“Everybody seems to think a German internment camp must be a sort of torture chamber. It was really perfectly normal and ordinary. The camp had an extraordinarily nice commander, and we did all sorts of things, you know. We played cricket, that sort of thing. Of course, I was writing all the time.”

Wodehouse was there for 11 months before being suddenly released to a hotel in Berlin where a man from the German foreign office named Werner Plack was waiting to meet him. Wodehouse was somewhat acquainted with Plack from a stint in Hollywood, so finding him waiting didn't seem out of the ordinary. Plack advised Wodehouse to use his time in the internment camp to his advantage, and suggested writing a radio series about his experiences to be broadcast in America.

As Plack probably suspected, Wodehouse’s natural writing style meant that his broadcasts were light-hearted affairs about playing cricket and writing novels, This didn’t sit too well with the British, who believed Wodehouse was trying to downplay the horrors of the war. The writer was shocked when MI5 subjected him to questioning about the “propaganda” he wrote for the Germans. "I thought that people, hearing the talks, would admire me for having kept cheerful under difficult conditions," he told them in 1944. "I would like to conclude by saying that I never had any intention of assisting the enemy and that I have suffered a great deal of mental pain as the result of my action."

Wodehouse's contemporary George Orwell came to his aid, penning a 1945 an essay called “In Defense of P.G. Wodehouse." Sadly, it didn’t do much to sway public opinion. Though MI5 ultimately decided not to prosecute, it seemed that British citizens had already made up their minds, with some bookstores and libraries even removing all Wodehouse material from their shelves. Seeing the writing on the wall, the author and his wife packed up all of their belongings and moved to New York in 1947. They never went back to England.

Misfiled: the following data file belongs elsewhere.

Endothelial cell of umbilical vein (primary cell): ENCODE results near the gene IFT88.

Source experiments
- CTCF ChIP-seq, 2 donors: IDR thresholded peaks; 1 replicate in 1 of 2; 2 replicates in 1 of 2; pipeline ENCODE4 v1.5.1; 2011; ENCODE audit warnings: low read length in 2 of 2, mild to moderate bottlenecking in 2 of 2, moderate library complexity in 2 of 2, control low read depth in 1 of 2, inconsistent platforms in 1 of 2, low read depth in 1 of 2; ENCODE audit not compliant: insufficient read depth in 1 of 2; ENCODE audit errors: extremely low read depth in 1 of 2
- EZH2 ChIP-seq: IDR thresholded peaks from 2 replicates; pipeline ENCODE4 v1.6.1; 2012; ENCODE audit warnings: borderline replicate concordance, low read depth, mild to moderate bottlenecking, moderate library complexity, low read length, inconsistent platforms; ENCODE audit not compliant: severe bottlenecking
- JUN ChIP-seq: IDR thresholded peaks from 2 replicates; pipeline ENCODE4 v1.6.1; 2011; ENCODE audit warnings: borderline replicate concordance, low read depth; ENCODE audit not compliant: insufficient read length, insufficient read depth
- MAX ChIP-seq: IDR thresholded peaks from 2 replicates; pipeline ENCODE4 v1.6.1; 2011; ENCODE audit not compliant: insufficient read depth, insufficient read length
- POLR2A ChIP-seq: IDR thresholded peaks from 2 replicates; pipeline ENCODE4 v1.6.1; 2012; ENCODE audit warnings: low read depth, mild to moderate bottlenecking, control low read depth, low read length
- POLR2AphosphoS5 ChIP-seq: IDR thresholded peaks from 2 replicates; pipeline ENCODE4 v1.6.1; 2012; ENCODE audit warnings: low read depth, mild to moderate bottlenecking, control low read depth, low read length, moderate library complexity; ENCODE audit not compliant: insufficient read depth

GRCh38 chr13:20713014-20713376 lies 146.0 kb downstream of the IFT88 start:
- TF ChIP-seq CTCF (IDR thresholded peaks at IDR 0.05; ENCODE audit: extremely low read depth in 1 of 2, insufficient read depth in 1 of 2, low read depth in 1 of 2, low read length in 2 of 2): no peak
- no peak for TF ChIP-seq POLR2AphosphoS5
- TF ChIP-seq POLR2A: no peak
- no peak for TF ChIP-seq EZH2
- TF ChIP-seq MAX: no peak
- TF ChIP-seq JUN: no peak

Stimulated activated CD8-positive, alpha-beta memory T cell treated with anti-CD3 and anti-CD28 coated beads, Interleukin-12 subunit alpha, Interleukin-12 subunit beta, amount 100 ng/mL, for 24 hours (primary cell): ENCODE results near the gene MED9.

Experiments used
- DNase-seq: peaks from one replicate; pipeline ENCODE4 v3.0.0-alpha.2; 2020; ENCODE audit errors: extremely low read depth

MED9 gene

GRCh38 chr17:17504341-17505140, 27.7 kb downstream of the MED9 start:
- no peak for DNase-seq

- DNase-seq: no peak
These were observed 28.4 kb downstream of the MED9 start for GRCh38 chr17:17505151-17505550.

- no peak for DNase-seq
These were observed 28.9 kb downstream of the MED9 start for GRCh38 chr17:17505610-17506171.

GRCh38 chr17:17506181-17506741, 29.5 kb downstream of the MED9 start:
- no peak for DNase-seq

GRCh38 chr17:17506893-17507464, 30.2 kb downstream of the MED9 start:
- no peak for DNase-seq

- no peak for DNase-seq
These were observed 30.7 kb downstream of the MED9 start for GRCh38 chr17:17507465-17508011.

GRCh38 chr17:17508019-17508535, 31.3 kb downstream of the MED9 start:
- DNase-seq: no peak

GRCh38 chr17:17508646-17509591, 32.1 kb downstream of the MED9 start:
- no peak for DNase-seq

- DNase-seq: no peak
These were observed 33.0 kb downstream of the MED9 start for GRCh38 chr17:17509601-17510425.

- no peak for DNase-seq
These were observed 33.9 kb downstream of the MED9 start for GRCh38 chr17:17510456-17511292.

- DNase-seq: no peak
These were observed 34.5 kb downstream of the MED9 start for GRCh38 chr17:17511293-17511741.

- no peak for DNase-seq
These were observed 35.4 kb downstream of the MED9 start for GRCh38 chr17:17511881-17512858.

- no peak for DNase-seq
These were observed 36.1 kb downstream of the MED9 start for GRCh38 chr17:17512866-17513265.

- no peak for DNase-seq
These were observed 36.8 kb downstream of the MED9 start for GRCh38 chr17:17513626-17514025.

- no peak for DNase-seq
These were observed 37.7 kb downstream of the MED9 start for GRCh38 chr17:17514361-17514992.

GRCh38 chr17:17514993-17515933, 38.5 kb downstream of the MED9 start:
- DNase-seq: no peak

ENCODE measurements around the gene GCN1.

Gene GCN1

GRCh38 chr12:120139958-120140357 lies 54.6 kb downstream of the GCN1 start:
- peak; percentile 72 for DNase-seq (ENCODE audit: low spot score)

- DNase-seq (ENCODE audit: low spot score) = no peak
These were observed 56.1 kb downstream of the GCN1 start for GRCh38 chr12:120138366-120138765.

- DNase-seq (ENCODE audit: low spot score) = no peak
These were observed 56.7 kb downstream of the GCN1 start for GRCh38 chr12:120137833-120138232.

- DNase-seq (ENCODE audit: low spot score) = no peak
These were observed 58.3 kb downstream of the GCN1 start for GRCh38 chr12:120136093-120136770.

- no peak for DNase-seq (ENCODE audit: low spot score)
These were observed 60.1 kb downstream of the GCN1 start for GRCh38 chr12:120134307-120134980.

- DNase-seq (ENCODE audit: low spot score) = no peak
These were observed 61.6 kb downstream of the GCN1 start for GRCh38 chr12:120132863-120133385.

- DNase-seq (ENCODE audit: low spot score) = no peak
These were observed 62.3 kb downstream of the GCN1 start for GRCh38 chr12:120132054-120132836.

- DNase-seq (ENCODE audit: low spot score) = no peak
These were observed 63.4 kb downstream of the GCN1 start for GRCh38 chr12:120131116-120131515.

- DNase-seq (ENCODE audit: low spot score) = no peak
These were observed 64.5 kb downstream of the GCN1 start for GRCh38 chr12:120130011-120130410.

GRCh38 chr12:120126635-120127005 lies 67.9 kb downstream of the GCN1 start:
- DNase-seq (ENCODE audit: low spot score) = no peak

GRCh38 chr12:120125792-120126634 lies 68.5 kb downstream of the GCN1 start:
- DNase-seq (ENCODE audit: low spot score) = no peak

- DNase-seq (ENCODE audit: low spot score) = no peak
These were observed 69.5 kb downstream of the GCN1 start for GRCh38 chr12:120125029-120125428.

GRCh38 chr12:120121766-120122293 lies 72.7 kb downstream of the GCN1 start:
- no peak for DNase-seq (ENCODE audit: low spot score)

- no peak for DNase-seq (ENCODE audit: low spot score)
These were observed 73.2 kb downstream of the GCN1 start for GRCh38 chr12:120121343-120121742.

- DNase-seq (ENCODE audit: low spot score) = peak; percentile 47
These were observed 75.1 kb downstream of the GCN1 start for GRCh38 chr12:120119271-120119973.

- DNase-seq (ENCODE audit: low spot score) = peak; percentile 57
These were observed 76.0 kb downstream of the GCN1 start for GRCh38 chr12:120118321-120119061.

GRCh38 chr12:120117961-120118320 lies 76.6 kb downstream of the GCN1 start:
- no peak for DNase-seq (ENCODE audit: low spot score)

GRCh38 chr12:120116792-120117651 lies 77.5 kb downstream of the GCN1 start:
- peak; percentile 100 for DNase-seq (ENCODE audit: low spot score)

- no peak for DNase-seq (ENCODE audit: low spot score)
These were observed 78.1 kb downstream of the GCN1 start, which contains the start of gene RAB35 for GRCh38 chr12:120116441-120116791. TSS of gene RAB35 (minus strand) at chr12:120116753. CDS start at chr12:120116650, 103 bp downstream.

But that’s not to say Wodehouse didn’t want to. In 1973, at the age of 91, he expressed interest in returning. “I’d certainly like to, but at my age it’s awfully difficult to get a move on. But I’d like to go back for a visit in the spring. They all seem to want me to go back. The trouble is that I’ve never flown. I suppose that would solve everything."

Unfortunately, he died of a heart attack before he could make the trip. But the author bore no ill will toward his native country. When The Paris Review interviewed Wodehouse in 1973, they asked if he resented the way he was treated by the English. “Oh, no, no, no. Nothing of that sort. The whole thing seems to have blown over now,” he said.  He was right—the Queen bestowed Wodehouse with a knighthood two months before his death, showing that all was forgiven.

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Mata Hari: Famous Spy or Creative Storyteller?
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Nearly everyone has heard of Mata Hari, one of the most cunning and seductive spies of all-time. Except that statement isn't entirely true. Cunning and seductive, yes. Spy? Probably not.